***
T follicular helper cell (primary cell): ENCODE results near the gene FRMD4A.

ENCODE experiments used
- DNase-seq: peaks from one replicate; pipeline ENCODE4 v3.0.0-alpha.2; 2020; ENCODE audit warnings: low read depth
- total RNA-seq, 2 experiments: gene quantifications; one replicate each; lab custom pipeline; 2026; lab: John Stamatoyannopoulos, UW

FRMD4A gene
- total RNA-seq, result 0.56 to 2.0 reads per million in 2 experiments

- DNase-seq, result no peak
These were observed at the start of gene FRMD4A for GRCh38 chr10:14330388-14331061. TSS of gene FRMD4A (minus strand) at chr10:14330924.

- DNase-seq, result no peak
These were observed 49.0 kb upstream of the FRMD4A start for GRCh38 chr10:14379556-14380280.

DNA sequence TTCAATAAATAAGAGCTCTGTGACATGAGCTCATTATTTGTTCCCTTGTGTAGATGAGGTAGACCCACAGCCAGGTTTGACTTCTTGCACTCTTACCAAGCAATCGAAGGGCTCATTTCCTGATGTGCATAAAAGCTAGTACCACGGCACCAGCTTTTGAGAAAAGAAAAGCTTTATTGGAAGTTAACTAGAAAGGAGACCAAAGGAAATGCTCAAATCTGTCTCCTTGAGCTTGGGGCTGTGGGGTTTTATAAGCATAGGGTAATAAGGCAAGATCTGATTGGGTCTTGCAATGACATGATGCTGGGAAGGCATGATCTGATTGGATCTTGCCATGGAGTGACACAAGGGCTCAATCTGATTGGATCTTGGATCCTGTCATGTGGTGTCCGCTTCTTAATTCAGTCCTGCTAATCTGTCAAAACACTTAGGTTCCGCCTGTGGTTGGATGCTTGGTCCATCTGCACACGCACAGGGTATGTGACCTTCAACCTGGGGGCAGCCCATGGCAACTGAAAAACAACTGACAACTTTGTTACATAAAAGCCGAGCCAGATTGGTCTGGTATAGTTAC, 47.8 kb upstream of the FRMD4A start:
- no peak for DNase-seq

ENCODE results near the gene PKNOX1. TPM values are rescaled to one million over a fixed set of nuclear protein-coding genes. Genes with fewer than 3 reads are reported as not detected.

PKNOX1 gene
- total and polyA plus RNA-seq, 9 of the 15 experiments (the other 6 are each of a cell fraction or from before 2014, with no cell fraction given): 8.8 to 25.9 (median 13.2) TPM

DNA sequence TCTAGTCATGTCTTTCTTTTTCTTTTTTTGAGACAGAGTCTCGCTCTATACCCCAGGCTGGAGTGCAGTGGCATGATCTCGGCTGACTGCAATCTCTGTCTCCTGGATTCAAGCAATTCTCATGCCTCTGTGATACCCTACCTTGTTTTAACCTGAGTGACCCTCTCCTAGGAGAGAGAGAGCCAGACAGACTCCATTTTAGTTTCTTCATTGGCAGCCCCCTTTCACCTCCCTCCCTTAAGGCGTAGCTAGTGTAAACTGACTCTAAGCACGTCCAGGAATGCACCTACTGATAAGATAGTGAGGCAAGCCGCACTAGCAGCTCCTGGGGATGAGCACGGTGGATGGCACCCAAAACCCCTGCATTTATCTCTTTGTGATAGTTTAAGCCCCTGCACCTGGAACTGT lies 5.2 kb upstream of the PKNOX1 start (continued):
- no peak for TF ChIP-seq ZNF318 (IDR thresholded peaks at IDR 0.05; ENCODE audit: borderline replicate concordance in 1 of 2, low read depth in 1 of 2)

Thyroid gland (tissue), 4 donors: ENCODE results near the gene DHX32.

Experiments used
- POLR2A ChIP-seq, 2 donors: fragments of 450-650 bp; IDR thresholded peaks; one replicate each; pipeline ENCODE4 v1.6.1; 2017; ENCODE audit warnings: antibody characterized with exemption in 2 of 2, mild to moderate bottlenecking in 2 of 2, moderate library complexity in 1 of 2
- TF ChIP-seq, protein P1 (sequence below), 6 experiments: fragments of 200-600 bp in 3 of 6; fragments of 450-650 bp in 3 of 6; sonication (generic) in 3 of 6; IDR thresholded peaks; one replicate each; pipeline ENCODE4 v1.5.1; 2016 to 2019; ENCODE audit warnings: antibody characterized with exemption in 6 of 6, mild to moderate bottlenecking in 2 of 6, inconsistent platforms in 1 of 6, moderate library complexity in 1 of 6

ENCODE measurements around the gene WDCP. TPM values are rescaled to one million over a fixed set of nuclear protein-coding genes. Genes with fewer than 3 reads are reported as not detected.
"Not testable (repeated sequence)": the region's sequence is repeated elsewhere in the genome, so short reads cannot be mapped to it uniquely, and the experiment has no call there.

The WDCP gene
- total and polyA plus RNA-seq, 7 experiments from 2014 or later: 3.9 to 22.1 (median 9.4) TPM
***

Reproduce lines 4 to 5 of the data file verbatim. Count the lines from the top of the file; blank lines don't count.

- total RNA-seq, 2 experiments: gene quantifications; one replicate each; lab custom pipeline; 2026; lab: John Stamatoyannopoulos, UW

FRMD4A gene